Survivors stand among debris and ruins of houses destroyed after Super Typhoon Haiyan battered Tacloban city, the capital of the province of Leyte in central Philippines. REUTERS/Erik De Castro
Last week, we introduced you to Sherri Grady. On her birthday, the Sick Kids nurse learned she was going to the Philippines with Médecins Sans Frontières (Doctors Without Borders), which is currently providing medical aid to survivors of Typhoon Haiyan, known locally as Yolanda.
(In case you missed it, the Star's Amy Dempsey recently travelled to the Philippines with a Toronto woman searching for her loved ones. You can read her stories here and here and see photographer Lucas Oleniuk's pictures here).
Before departing on Dec. 1, Sherri agreed to send occasional updates from the Philippines, which is still picking up the pieces from Typhoon Haiyan, known locally as Yolanda. This is Sherri's first update.
Tell us about your first 24 hours in the Philippines.
My first 24 hours in the Philippines were a sweaty whirlwind of activity involving several briefings, a ferry ride and a handover from the outgoing nurse I was replacing. Twelve hours after landing in Cebu and the first of my briefings, I found myself on a ferry to Ormoc on Leyte Island. Tired, sore and overwhelmed, I was heading to my project and the base for our medical, logistical, water and sanitation activities.
The ferry landed in the midst of the hustle and bustle of city life and as I walked out to the street in search of the MSF car, I was immediately assaulted with a symphony of car horns, street hawkers and generators. Amidst a backdrop of destroyed buildings, power failures, damaged roofs and debris, life has continued and I was standing in the thick of it.
Where in the Philippines are you right now and what role have you been given?
While MSF may be based in Ormoc, our medical activities are far reaching in Leyte and we are providing primary health care and completing health assessments in areas all over the island that have been heavily damaged by the typhoon Yolanda.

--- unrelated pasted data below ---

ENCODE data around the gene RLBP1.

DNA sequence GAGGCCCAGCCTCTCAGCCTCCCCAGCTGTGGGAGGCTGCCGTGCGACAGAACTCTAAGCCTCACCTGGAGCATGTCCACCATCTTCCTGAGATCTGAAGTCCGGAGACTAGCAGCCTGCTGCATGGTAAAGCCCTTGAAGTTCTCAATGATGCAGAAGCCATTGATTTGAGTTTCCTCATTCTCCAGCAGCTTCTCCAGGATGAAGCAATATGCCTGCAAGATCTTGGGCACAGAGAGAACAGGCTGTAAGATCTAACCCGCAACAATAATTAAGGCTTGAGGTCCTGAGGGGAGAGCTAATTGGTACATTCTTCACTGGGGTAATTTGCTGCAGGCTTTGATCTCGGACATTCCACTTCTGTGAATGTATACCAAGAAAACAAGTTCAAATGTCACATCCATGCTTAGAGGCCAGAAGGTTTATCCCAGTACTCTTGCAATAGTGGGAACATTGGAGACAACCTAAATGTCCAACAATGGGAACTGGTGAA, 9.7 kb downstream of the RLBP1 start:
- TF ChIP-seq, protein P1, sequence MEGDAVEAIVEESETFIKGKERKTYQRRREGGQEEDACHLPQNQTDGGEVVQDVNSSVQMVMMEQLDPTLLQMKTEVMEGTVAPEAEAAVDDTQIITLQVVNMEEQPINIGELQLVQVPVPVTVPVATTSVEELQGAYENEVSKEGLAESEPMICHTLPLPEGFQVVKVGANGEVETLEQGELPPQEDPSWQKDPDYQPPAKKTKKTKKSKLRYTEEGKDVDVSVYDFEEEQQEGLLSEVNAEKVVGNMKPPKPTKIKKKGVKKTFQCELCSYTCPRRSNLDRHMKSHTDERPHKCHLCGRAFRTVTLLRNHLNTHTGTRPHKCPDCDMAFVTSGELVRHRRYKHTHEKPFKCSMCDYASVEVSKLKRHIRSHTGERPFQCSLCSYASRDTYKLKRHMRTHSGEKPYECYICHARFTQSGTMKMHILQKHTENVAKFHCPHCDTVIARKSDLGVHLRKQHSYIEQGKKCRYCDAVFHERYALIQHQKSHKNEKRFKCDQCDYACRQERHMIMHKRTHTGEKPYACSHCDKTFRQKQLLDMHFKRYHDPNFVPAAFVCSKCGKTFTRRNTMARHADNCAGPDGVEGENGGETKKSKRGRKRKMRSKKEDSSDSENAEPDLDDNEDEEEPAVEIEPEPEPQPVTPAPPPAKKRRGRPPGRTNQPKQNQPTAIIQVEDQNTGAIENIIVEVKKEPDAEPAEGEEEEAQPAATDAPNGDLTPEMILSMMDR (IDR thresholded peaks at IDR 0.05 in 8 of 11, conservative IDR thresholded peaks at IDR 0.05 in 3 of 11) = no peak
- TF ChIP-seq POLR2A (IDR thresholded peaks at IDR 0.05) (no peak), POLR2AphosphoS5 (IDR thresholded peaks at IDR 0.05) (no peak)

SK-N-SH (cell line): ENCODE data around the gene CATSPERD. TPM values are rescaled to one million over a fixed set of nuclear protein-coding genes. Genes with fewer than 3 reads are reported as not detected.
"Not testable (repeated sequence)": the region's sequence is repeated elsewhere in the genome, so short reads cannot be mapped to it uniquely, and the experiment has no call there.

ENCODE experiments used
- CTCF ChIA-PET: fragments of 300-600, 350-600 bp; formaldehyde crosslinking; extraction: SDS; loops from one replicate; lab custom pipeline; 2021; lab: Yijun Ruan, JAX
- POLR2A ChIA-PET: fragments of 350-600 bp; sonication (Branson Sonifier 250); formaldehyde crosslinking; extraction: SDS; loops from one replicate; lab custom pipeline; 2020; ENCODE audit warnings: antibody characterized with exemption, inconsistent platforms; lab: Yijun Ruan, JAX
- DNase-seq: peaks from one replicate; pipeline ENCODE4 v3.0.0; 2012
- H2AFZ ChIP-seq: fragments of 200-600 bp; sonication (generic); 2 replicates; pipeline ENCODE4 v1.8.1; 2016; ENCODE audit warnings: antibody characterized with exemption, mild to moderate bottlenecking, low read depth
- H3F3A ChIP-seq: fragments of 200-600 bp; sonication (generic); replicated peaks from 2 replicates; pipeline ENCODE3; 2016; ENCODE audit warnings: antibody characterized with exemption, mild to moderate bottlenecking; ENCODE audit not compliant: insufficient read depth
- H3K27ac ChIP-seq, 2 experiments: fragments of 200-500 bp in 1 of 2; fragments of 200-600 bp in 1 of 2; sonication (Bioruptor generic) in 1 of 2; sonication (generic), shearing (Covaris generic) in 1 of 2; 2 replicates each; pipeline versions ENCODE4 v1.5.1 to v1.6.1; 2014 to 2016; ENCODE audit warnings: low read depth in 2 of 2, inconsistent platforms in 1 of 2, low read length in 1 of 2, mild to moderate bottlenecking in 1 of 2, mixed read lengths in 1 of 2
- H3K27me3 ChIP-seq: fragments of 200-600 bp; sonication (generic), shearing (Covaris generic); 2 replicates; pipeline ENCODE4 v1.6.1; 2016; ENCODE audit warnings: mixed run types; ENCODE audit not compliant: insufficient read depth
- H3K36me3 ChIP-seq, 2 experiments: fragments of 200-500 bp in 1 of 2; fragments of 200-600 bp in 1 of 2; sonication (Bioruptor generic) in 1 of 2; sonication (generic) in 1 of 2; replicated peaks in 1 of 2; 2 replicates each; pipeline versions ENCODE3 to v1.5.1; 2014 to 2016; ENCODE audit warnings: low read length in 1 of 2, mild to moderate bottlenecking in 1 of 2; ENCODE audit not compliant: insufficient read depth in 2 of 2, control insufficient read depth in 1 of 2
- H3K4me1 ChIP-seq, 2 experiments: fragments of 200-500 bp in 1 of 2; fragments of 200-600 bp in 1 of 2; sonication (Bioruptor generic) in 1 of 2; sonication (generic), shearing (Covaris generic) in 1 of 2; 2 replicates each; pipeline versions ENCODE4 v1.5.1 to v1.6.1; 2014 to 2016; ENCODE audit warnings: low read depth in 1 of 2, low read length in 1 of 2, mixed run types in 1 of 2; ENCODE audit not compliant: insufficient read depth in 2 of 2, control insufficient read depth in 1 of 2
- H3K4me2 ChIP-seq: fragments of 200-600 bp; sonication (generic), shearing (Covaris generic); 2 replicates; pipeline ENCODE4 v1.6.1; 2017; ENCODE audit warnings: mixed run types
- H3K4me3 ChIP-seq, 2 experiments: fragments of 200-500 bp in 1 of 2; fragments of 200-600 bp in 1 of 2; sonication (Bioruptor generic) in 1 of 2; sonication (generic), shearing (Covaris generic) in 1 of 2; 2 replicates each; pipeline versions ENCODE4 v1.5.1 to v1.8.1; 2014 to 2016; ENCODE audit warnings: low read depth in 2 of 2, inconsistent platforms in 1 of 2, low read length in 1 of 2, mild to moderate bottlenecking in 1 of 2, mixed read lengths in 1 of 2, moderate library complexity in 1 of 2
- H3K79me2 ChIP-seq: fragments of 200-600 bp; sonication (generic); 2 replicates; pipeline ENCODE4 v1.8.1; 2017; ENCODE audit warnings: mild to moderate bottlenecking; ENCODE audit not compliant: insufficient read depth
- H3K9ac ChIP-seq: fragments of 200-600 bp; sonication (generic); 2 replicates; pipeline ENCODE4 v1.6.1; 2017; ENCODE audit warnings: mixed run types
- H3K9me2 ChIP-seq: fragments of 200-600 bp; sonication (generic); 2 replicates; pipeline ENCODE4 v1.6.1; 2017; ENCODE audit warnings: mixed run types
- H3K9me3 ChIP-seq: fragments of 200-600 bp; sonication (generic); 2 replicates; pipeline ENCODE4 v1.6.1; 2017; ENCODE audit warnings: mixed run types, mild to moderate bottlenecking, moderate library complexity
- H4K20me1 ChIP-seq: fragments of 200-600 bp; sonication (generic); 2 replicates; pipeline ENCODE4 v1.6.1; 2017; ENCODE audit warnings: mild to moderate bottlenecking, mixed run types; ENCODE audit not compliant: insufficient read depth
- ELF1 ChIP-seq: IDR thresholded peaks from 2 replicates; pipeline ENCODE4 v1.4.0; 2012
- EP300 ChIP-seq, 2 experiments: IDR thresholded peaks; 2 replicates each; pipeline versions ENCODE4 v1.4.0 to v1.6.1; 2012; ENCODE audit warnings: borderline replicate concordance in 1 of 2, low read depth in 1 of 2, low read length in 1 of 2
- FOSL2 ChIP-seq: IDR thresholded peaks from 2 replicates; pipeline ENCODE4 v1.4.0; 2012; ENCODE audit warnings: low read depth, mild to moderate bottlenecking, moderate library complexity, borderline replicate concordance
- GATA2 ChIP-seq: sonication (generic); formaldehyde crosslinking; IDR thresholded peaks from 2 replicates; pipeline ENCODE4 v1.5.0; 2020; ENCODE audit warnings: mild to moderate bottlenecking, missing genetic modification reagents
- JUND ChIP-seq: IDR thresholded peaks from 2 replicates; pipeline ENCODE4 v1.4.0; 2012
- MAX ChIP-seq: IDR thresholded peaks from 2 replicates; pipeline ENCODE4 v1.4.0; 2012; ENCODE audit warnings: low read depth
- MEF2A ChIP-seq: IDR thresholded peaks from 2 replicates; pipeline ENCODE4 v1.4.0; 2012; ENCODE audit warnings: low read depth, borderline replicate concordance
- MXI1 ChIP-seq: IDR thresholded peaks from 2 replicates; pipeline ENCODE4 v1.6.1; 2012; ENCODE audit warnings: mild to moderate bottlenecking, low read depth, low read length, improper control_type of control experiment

My first day I was struck by the scale of the devastation amidst the natural beauty of the Philippines as the route to our mobile clinic took us over mountains, along the ocean and past rice fields for over two hours. It somehow seems unfair to me that the hardest hit areas appear to also be the poorest, shacks constructed out of bamboo with woven walls and roofs made out of what appears to be palm fronds lay collapsed on the ground. I can’t help but remember the children’s story of the thre little pigs; Yolanda “huffed and puffed” and the homes of families all over Leyte Island just blew right over.
The medical team that I am a part of comprises doctors, nurses, midwives and mental health workers – 75% of which are individuals from the Philippines, the other 25% are expats like me working as aid workers for MSF in the Philippines. Together we have been providing primary healthcare through both mobile clinics and in supporting local health structures.
Tell us about a typhoon survivor you have met.
During consultations I try to take time to speak with people about their experiences and how they are coping now. I hear stories daily, capable of simultaneously breaking and inspiring one’s heart.
One woman described to me how her home had lost its roof during the typhoon and as we stood there in yet another rainstorm, she explained how she and her family were sleeping under the kitchen counters to keep dry at night. Less than 3 weeks after what she described as the most terrifying experience of her life, she had come to our clinic looking for painkillers so that she could continue rebuilding her home.
Parents arrive, concerned about children who are now terrified of the wind and rain. Many describe episodes of panic, inconsolable crying and even fainting when a storm rolls through (which has been happening in this region on almost a daily basis).
When we encounter these families, I am grateful for the commitment and expertise of our mental health team who work alongside us daily. The physical scar Yolanda has left behind is present everywhere we work. I only hope MSF’s focus on mental health will prevent the less obvious but perhaps more long-term emotional scarring associated with traumatic events.
What are you expecting from week two in the Philippines?
Week two in Leyte is starting to look busy. There is talk of moving our base to be closer to our medical activities, assessments in Barangays (small subdivisions of municipalities) in the mountains, and even mobile clinics along the coastal region by boat.